When you work from home and have access to a fridge, pantry, and full kitchen. You’ll find those lunch costs going way down.
Instead, you can buy the groceries you need to make your own meals at home. This will actually end up costing you less in the end if you budget it out correctly. Look into meal planning and preparing meals ahead of time. After all, if you’re spending less time on the commute to work, chances are you’ll have more time to cook. Not only will you cook more, but you’ll always be able to eat those leftovers, too, meaning less food waste.
Keep in mind that it’s ok to treat yourself to take out every now and then, but you don’t want to make it a habit.
Gym costs
Paying for a R270 for a gym membership that you probably don’t even use as often as you’d like? Try working out at home instead. For a few hundred rands you can create a nice at-home workout station with a stationary bike and some weights. Over the long run, this will be cheaper than your monthly gym membership.


While working from home can save you a ton of money, you may find that costs start to creep up in other categories. Below are some costs that could increase. Be sure to make a plan to accommodate them in your budget.
Ready to run your air conditioner all day long during the hot summer months, or keep the heat cranked up during the winter? Many of those who start working from home are surprised by how it affects their utility bills.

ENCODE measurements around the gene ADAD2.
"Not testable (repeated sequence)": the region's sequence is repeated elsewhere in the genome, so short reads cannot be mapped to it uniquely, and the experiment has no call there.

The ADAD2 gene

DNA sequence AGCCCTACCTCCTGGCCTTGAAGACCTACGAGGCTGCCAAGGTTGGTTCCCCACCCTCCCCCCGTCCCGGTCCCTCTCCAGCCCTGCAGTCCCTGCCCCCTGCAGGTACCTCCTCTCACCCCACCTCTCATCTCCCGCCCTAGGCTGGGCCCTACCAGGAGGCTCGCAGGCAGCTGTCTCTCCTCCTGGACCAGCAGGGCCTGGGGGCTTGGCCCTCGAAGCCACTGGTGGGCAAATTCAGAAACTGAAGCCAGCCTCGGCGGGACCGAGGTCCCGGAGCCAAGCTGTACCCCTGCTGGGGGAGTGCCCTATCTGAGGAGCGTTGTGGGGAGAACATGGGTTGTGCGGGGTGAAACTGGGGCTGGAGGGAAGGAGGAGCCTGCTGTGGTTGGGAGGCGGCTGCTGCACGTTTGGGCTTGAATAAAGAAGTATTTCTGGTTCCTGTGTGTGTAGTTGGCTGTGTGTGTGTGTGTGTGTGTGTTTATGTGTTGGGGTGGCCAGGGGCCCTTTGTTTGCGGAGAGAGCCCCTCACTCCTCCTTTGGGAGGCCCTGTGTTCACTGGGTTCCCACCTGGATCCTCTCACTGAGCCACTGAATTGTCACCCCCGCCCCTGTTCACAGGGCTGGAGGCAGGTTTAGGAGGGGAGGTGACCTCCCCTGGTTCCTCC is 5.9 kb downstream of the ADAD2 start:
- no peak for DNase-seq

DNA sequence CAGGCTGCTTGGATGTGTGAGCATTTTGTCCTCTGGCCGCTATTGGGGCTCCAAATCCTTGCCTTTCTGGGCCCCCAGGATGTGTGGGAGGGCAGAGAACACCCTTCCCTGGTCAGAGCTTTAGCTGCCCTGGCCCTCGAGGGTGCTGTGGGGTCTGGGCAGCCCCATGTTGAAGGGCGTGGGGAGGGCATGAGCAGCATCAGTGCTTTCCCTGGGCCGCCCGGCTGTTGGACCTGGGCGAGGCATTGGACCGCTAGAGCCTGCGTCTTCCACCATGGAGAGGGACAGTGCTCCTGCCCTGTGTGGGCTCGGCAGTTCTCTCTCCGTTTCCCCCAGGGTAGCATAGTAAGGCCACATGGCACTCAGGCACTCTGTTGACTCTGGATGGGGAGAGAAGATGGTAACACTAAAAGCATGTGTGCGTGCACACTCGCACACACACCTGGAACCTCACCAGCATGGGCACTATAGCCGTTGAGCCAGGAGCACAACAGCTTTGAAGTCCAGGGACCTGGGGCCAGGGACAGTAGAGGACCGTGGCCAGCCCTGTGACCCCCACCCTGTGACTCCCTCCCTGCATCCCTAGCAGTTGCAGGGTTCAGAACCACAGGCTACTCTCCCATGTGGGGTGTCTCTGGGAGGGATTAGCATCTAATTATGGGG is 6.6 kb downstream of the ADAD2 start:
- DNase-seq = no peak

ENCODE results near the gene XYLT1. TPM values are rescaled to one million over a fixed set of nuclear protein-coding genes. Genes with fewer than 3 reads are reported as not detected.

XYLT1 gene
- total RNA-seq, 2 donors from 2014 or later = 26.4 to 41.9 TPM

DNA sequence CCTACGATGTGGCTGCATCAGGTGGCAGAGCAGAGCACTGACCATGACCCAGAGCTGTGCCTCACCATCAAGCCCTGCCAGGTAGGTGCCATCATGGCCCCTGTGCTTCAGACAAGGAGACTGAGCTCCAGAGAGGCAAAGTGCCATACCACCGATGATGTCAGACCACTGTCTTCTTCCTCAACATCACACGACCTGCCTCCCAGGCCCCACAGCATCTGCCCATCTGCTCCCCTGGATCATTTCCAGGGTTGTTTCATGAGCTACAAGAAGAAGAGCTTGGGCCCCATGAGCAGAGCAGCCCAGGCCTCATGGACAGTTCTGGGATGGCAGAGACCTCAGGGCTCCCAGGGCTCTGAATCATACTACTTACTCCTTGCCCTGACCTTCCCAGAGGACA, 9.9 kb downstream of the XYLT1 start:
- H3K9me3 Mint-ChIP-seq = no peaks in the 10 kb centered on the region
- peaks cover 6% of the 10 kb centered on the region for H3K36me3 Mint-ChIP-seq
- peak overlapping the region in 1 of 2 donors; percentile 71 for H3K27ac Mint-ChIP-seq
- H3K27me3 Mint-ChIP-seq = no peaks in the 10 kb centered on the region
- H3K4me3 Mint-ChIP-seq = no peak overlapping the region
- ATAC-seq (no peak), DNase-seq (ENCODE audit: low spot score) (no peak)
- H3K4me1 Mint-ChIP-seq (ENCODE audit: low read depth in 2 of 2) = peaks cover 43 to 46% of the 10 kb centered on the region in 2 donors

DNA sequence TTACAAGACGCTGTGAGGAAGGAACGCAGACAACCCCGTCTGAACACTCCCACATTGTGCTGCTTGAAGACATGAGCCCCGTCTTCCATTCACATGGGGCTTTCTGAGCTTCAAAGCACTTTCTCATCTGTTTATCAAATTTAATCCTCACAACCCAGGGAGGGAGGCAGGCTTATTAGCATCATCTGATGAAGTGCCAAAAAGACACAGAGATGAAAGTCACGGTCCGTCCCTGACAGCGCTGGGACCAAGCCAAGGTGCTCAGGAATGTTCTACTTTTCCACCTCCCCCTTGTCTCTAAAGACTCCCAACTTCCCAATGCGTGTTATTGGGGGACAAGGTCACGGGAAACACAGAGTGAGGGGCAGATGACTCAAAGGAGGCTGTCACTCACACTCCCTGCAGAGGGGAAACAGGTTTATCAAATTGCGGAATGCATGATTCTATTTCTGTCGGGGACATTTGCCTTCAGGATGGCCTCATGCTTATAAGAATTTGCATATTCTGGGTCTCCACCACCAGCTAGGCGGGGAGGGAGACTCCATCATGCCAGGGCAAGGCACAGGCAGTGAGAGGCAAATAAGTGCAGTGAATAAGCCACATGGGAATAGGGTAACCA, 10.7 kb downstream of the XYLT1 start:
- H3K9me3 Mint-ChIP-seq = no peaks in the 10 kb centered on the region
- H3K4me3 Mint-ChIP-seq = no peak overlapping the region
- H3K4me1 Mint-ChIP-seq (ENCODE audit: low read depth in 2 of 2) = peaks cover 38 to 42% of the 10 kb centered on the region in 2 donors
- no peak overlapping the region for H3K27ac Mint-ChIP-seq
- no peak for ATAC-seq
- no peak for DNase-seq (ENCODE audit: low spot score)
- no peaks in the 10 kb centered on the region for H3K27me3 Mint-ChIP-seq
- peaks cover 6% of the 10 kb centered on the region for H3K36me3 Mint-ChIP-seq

You will likely need a faster internet connection to make sure you can connect to your workplace tools and video conferencing services. Your house utilities will also rise, as you use the lights and stove more often. Even your water bill is likely to go up a bit.
You’re also likely to use up house essentials faster, which means buying them more often. Items like toilet paper, sugar, and milk for coffee and even hand soap are items you’ll most likely use even more. You may also get inspired to try out new recipes since you have extra time from not communicating.
So while you might not eat out as much, your grocery bill is likely to rise as you spend that money on other essentials.
Working from home usually requires some extra expenditures. Whether it’s upgrading your computer so you can work more effectively, paying for a higher internet speed, or investing in additional equipment like a printer.
You could also be spending money on things like a nice desk or a better chair to support your back. You may also need to buy office supplies, like pens and post-it notes.
Be sure, when determining a work-from-home budget, to factor in these costs. You’ll likely be able to write off a number of them come tax season, since they’re business-related, but you’ll still have to pay for them now.


Working from home will affect your budget but it doesn’t have to be a bad thing. With a little bit of planning, you could save thousands of rands a year!
Use budgeting templates and tools to keep track of your money. Even though your budget might change, your financial goals should not be affected.